Twentieth Century Monument 1973


Twentieth Century Monument

Catalogue raisonné no. 303

Artist's CR 289



COR-TEN and stainless steel

11 x 23 x10 inches / 0 cm

Selected Citations and Comments

In 1969 I left New York and went to live in the north of Scotland. The new environment was in sharp contrast, both physically and socially, to the one I had just left. This change affected my work. Most of the pieces I made between 1969 and 1973 were large outdoor works, and cannot be shown in this exhibition. The largest of these is Callanish, which was nicknamed by the media ‘Steelhenge’, and which is installed in a specially landscaped area in the centre of the campus of Strathclyde University in Glasgow.
Twentieth Century Monument is an example of sculpture from this period. For the first time I began using volume in my sculpture, and the finishes became far less obsessive than those I had used in New York.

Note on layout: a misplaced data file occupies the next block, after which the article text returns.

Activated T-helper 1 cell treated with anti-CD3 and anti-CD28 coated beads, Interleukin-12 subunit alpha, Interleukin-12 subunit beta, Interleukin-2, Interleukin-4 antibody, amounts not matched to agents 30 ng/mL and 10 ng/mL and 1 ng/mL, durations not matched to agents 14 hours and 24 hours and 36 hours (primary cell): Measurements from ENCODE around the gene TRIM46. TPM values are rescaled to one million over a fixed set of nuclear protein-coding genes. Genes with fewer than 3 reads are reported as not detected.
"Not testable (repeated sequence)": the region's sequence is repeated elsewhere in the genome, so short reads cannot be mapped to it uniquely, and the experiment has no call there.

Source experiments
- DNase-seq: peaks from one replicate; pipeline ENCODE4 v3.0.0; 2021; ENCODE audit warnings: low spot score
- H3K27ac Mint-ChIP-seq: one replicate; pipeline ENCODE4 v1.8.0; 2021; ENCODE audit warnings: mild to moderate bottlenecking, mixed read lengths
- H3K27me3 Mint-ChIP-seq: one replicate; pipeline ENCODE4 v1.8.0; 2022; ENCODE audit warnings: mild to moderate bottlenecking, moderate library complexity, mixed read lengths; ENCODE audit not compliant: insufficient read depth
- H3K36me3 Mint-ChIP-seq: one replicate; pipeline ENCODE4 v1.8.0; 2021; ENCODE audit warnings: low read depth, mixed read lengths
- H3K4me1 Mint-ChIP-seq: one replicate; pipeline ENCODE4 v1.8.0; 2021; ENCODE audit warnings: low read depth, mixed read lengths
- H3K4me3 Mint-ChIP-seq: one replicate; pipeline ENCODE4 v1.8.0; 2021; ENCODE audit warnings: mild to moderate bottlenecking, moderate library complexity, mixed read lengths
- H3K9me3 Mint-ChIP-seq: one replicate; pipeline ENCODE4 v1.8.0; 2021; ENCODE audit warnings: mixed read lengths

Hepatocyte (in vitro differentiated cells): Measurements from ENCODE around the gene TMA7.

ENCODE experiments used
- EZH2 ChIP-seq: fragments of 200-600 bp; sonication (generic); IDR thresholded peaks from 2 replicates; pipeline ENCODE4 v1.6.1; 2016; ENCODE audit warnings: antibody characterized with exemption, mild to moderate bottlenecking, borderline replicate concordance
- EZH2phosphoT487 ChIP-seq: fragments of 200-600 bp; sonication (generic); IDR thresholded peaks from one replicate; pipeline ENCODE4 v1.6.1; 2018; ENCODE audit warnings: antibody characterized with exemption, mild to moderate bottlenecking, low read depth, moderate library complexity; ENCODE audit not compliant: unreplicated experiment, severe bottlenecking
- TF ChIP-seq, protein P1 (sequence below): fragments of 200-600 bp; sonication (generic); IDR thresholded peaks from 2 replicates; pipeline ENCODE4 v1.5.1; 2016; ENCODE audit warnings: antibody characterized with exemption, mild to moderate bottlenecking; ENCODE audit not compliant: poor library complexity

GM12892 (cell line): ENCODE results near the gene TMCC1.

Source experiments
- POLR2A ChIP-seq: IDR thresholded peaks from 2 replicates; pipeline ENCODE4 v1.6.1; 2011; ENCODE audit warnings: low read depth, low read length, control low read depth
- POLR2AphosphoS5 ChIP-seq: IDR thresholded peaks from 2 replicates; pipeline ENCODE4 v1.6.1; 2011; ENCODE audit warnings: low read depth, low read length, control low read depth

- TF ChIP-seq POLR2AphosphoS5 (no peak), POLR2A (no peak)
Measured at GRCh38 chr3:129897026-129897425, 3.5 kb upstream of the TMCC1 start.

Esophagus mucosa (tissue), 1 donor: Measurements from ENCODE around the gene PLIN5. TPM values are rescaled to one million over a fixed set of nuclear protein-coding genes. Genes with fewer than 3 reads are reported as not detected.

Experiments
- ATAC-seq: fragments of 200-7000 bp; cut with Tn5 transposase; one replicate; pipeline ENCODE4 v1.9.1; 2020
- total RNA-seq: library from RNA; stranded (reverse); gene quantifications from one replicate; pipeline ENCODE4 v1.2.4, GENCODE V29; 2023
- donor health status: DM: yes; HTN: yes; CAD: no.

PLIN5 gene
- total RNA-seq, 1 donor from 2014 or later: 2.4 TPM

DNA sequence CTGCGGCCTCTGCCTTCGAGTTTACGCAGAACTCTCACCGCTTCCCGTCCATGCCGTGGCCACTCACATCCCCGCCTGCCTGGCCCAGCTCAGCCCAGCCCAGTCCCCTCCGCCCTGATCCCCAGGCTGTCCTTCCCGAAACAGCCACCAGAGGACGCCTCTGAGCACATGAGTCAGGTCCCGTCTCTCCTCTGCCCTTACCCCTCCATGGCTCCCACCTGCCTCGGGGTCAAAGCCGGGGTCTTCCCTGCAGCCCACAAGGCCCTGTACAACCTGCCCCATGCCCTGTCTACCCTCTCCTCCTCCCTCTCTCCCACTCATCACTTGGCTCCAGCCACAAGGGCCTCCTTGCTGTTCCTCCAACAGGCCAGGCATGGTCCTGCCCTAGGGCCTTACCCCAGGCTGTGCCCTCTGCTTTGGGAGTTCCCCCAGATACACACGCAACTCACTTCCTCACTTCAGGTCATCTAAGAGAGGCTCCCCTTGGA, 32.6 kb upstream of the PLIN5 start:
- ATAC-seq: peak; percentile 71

Gerald Laing, Gerald Laing: Paintings and Sculpture 1963-1983, exhibition catalogue, Herbert Art Gallery, Coventry, 1983

From the end of 1969 to the end of 1973 all Laing’s work, however small he makes it, has the potential of great size - for example the 20th Century Monument, a new shape, has an almost illusionistic capacity for changing size. As little imagination is needed to see it dominating an American hill-top as to see it as a power-symbol dominating an executive’s desk. These suggestions already convey the meaning it has for me, which includes a glance back to the age of Hollywood. It combines the extremely ponderous shape of a flat-topped pyramid in rough Corten [sic] steel, with the still heavy but potentially active shape of an obtuse-angled form in polished stainless steel. What tension it has derives from these contrasts, and its force is buried deep down. It is like a powerful animal in deep sleep.

Douglas Hall, Laing Mylius Scobie: Sculpture at Cleish, exhibition catalogue, Cleish Castle, near Kinross, 1975